In a recent string of decisions, federal courts have concluded that use of racial epithets even on one occasion is sufficient to constitute a hostile work environment under Title VII. Thus, use of the N-word and other derogatory terms can result in claims for racial harassment. A new unreported decision from the Eleventh Circuit Court of Appeals concludes that more ambiguous terms can also create a hostile environment when viewed in context with the employee’s overall treatment.
In Cooler v. Layne Christensen Co., the plaintiff alleged that he was subjected to a series of racially hostile actions and statements from his supervisor and other white co-workers. In addition to less favorable work assignments, and exclusion from break rooms and other company facilities, the plaintiff alleged that his supervisor referred to him using the term “boy” and to African-Americans as “you people.” The district court dismissed the complaints, concluding that these terms are ambiguous enough to avoid their use being considered a hostile work environment.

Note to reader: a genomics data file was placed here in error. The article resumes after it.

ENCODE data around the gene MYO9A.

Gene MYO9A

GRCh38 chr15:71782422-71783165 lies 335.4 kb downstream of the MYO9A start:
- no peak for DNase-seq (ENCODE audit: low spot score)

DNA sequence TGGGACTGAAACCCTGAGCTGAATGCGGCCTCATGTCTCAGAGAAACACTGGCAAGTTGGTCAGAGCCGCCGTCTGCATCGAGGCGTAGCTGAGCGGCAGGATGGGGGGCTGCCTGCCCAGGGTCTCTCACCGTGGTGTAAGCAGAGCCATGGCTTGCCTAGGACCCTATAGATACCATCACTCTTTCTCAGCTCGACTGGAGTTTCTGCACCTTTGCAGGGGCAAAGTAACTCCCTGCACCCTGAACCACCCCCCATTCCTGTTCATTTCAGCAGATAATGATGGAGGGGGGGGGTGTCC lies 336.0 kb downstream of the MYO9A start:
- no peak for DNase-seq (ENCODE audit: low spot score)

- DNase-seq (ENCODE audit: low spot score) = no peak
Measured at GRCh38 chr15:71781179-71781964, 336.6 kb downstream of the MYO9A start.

The Eleventh Circuit reversed this portion of the dismissal, remanding the matter for trial. In its decision, the court noted that the use of these terms has to be considered in the context of the plaintiff’s other claims. The supervisor who allegedly made these comments was known within the company as the “grand wizard.” He displayed Confederate flag stickers and told the plaintiff that he had previously been counseled for using the N-word in the workplace.
With these factors in mind, the Eleventh Circuit said that a jury could reasonably infer that the use of the other terms was made with racial hostility. Therefore, this was enough to meet the plaintiff’s burden with regard to a hostile work environment. Employers should understand that workplace use of any terms that appear to have a racial, gender, or other type of animus against people protected by law cannot be tolerated. This case demonstrates that even if these terms have a somewhat ambiguous use as an epithet, courts will look to the context in which they are made in order to determine whether they demonstrate hostility toward the protected individual.